What comes to mind when you hear the word “QUIT”?
I have to admit, some of the things I associate with quitting aren’t flattering. I’ve always associated quitting with other words like:
Many of us think along these lines because we live in a culture that has WAY oversimplified what it means to quit something.
Most people are raised to believe that “patience is a virtue” and “persistence wins out in the end”. Obviously, there is a lot of truth to these things in the right context – but perhaps it isn’t fair to cast such a negative light on ALL people who have ever quit something.
I read an interesting book this past week called The Dip by Seth Godin and it gave me a fresh new perspective on the subject of Quitting. At the beginning of this book, Godin cites a quote from Vince Lombardi (perhaps you’ve heard it before):
“Quitters never win and winners never quit.”
He follows this with:
“Bad advice. Winners quit all the time. They just quit the right stuff at the right time.”
What exactly does it mean to quit something? Does it mean “defeat” or “discovery”? Does it mean “failure” or “future”? Does it mean “rejection” or “recovery”?
When I think about the things I’ve decided to quit in life, I usually came to this decision to “pull the plug” when I realized that there were some new (and significantly better) directions that I needed to go in life. It didn’t lead me to a destination of failure – conversely, it usually led to a new stage of maturity, or perhaps an opportunity that opened up a lot of doors for me.
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Where Would You Be If You Had Never Quit Anything?
If you’re honest with yourself, I think you’ll find that there are many instances in life when quitting is undeniably the right thing to do. What if you had never quit your first job? What if you refused to course-correct throughout your life? As Seth Godin eludes to in his book – Winners quit all the time. They just do it strategically.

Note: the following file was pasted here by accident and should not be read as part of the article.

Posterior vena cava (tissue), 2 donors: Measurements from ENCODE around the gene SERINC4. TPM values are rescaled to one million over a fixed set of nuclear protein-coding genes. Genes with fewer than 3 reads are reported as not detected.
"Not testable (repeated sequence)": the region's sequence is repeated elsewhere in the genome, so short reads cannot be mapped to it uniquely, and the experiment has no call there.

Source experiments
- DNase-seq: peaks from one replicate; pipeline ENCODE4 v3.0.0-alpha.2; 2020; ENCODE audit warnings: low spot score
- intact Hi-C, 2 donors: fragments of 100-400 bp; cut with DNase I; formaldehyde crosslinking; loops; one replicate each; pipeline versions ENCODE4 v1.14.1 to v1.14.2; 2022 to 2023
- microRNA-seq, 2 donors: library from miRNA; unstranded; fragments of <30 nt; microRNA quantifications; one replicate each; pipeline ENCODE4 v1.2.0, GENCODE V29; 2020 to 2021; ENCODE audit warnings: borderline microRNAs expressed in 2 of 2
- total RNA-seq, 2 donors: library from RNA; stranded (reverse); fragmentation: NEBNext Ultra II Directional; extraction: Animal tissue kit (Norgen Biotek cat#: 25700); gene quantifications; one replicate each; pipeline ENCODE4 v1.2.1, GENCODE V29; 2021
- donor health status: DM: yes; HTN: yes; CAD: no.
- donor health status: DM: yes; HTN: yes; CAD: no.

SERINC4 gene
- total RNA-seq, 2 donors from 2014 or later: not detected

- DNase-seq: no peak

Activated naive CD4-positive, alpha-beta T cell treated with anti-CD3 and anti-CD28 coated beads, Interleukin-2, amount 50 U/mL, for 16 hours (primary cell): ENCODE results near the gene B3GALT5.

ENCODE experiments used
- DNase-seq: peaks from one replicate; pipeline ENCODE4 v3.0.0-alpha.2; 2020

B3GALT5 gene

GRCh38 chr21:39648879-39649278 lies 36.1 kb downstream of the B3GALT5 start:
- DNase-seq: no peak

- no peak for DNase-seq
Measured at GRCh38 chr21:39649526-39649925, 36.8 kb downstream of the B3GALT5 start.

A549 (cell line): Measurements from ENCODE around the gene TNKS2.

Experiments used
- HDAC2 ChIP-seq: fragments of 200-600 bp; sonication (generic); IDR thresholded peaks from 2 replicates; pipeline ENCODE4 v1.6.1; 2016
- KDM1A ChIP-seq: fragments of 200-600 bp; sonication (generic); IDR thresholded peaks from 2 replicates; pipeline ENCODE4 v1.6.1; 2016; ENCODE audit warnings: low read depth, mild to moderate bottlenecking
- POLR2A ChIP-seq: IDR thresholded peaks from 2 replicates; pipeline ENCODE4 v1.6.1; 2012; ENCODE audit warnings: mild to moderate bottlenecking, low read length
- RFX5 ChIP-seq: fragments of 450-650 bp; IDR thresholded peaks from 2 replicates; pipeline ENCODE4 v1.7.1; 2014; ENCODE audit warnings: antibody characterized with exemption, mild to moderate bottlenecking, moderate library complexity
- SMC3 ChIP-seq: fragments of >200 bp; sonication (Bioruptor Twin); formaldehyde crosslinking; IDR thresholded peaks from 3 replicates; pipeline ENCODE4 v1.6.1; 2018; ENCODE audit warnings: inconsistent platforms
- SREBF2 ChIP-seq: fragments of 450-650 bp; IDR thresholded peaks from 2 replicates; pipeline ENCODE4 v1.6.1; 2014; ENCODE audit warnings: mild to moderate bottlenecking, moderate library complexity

The difference between successful entrepreneurs and floundering wantrepreneurs, is that the former knows how to identify when something is worth pursuing and when something is going nowhere, and they eliminate the things from their life that are going nowhere.
Admittedly, it takes a lot of wisdom and careful discernment to figure these things out. The answers aren’t always clear and this is why we all need to be continuously improving ourselves. This kind of foresight makes all the difference in the world in terms of which of us will reach our full potential and which of us will spend our lives chasing after the wind with nothing substantial to show for efforts.
As Seth Godin says:
“You really can’t try to do everything, especially if you intend to be the best in the world.”
It is undeniably important for each of us to shoot for the #1 position in our market. There are significant rewards for people who are the BEST at what they do. Think about it – if you woke up tomorrow morning and discovered that you needed open heart surgery, are you going to seek out the BEST heart surgeon in the world, or the surgeon who ranks 150th? Obviously – most of us want the best help we can get. Not #2. Not #5. We want #1.
As real estate investors – it is imperative that we shoot to be #1 in our market. Even if you don’t technically achieve that #1 spot – you still need to work your businesses with the mindset that you are the best person to do business with in your niche of real estate. Being the best will be monumental for your life and the impression you make on this world. The fact is, anybody who is #1 has had to quit A LOT of things.
Learn When To Walk Away
If you want to be #1 in your market, you’ll serve yourself well by figuring out what kinds of things you need to walk away from.
What kinds of daily or weekly activities aren’t playing a pivotal role in your business? What kinds of ongoing habits or behaviors are downright prohibiting you from bringing the best value to your market? What do you need to learn (or unlearn) about real estate investing in general? We all have wrinkles that need to be ironed out of our mindset and a great number of people don’t stand a chance of reaching the top until they start getting these things under control.
The takeaway is – don’t be afraid of quitting. It’s not the ultimate evil. In fact, it might even be the best thing you can do for yourself (depending on where you’re trying to end up). We all need to figure out which goals deserve our undivided attention and discern the few things that are worth the price of admission.
Don’t try to do it all. Create a short list of priorities for your life and business and be the best in those areas.
Photo Credit: Jessica Watkins DeWinter